My sister moved to Poland in February 2011, a two-year corporate reassignment. She’s based in Wroclaw, formerly Breslau, Germany. The town of Boleslawiec (Say it 3 times fast. I dare you.) is located approximately 120 kilometers from Wroclaw and is famous for the handcrafted pottery produced there for over 350 years, according to the Museum of Ceramics. I attempted a visit but was thwarted at the train station. Of the thirty or so people milling about, no one spoke enough English to convince me that the train I was about to board was the right one. Because I only had three days in Poland, I could not afford to wake up from my travel nap in a distant, unidentifiable, unpronounceable eastern European burg.
I opted for Plan B. The guidebook supplied by my hotel (The Scandic – compact, clean rooms at extremely reasonable rates.) indicated there was an outlet store (Ceramica Boleslawiecka) in Wroclaw on Ostrow Tumski, near Cathedral Island. I headed there and was thrilled to find a small store crammed full of wares created by many of the Boleslawiec artisans.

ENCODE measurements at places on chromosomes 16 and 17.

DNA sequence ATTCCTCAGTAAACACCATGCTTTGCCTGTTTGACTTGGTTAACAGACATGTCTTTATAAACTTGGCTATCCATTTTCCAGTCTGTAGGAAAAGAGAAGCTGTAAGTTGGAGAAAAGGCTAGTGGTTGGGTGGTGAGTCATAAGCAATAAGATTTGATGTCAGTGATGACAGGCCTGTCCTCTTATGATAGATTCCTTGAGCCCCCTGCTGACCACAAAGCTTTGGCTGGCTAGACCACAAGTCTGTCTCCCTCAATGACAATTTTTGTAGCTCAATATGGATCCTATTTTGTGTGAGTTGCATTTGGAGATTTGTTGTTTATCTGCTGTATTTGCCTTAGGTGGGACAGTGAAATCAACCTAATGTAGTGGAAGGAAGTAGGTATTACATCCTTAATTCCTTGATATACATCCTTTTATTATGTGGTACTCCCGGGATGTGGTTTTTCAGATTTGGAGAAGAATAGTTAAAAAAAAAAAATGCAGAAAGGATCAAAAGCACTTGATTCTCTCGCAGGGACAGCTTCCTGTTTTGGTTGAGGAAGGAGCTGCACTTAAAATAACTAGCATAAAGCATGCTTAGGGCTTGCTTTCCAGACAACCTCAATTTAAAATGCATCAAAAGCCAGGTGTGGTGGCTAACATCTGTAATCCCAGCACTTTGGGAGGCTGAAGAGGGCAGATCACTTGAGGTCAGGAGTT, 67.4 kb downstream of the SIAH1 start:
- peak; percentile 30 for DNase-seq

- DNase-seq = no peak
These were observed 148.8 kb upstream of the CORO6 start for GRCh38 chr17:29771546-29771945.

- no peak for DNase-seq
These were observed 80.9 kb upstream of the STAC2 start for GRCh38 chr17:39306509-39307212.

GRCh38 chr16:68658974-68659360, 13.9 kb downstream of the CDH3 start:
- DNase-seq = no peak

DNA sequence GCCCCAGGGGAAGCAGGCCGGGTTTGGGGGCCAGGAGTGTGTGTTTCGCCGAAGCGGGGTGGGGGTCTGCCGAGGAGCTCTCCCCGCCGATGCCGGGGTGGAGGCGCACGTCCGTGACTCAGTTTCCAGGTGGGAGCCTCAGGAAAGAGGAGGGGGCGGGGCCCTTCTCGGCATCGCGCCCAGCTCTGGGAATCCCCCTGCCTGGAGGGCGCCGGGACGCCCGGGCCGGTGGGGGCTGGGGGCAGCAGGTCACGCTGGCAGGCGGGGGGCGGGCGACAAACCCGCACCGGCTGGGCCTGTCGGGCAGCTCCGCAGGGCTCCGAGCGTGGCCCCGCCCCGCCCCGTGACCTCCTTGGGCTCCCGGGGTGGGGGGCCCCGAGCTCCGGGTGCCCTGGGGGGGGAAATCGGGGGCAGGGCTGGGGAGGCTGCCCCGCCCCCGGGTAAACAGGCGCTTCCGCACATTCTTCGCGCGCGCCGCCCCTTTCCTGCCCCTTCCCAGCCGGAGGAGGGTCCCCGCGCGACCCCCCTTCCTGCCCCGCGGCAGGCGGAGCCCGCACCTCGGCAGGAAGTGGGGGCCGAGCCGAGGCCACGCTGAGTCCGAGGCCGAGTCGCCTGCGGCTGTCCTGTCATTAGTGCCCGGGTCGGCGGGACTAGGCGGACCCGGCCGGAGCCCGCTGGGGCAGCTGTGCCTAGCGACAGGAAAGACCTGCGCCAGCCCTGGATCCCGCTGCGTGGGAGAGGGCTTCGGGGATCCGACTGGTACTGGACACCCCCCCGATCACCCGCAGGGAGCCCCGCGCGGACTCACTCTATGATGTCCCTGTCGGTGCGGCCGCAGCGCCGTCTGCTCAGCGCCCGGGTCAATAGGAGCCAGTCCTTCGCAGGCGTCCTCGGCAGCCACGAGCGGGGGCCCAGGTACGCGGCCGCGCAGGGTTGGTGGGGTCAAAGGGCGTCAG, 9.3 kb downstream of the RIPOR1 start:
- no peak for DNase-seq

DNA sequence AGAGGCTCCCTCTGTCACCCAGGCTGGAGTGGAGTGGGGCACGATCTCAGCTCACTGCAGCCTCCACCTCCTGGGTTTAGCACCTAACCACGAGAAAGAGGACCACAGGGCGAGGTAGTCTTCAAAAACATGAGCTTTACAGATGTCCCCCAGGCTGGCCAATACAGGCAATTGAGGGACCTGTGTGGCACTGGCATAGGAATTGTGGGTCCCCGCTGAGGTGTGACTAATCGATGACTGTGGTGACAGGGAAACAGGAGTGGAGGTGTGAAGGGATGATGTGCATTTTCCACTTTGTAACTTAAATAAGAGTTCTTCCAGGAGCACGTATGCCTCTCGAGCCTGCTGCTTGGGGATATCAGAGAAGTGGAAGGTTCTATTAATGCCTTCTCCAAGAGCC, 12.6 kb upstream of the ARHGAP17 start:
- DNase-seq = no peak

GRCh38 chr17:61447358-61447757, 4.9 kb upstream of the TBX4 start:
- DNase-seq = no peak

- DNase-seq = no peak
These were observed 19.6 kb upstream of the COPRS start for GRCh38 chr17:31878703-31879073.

I selected bowls, salad and dinner plates from four different, yet complementary patterns. They were carefully wrapped for transport. Although I had reserved plenty of room in my bag, I grew very concerned about the additional weight. These pieces are substantial; my arm was two inches longer by the time I arrived back at the hotel. Happily, I was not given the dreaded “HEAVY” tag at check-in and every piece arrived home intact. They brighten my kitchen because of their cheerful colors and remind me daily of my sister who’s so very far from home.
If Poland’s not in your travel plans, Polish pottery is available stateside. One source is Holley Ross Pottery near Lake Wallenpaupack in Pennsylvania’s Pocono Mountains.